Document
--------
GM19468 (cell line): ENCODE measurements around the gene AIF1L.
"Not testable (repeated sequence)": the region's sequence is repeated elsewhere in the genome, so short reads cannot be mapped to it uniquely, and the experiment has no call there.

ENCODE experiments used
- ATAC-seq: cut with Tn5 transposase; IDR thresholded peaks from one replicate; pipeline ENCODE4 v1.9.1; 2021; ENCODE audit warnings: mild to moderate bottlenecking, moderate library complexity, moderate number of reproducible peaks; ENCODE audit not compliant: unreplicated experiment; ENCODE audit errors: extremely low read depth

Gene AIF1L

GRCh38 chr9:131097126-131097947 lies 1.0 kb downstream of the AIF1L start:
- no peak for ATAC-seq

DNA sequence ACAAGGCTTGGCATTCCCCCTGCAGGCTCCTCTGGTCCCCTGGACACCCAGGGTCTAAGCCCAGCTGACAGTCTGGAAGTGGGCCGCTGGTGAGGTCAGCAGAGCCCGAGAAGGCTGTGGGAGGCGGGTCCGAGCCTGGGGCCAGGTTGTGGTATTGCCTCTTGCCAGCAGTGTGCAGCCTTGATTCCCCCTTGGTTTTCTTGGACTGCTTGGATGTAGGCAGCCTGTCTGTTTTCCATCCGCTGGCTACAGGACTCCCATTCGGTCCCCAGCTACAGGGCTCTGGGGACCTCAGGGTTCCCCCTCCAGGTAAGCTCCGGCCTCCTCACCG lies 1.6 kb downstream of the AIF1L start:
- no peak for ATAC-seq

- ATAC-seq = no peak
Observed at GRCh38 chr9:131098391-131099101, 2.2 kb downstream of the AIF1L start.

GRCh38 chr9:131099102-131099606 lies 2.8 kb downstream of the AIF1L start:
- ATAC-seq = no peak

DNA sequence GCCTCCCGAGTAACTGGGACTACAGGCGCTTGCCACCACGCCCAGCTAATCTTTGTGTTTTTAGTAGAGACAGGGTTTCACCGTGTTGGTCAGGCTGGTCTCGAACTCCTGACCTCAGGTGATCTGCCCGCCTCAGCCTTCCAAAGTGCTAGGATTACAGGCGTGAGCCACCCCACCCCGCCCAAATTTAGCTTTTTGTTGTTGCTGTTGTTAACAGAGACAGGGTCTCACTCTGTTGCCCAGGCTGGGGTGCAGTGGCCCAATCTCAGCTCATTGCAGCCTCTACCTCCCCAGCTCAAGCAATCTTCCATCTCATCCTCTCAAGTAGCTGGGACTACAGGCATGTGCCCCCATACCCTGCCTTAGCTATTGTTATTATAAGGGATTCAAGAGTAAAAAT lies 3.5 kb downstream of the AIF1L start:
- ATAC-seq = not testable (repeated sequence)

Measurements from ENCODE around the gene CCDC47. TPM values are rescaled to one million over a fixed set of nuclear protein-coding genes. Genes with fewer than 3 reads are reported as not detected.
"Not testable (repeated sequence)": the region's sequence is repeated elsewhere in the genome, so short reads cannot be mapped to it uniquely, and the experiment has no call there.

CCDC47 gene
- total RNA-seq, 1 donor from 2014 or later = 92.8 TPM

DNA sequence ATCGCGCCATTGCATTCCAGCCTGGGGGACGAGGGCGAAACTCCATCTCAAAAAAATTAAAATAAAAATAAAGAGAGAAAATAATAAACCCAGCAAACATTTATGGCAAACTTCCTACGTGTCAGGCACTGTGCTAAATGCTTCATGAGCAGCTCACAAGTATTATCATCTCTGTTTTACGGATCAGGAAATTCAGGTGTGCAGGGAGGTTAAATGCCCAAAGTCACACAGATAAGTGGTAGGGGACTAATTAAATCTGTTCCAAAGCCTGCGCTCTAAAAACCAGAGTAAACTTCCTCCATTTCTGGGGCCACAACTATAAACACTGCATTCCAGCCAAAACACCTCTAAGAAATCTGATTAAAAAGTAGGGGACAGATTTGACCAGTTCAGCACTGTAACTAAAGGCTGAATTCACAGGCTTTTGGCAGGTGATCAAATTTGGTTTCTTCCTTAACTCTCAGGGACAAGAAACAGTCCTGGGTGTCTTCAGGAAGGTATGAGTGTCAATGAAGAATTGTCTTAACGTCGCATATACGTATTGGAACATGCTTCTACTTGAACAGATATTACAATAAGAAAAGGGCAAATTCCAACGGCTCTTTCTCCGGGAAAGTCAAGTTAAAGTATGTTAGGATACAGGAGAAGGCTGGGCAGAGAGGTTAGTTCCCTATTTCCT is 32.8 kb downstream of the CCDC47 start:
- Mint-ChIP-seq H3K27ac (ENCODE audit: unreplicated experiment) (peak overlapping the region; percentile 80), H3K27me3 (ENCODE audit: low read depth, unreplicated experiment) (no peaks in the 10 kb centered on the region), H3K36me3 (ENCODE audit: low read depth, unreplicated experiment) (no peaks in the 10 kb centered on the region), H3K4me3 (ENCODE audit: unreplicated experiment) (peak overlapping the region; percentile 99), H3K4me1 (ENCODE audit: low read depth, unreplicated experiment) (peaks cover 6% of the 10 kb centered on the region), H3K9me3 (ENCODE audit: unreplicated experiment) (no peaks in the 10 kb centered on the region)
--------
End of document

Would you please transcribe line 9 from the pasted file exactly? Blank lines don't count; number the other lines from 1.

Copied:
- no peak for ATAC-seq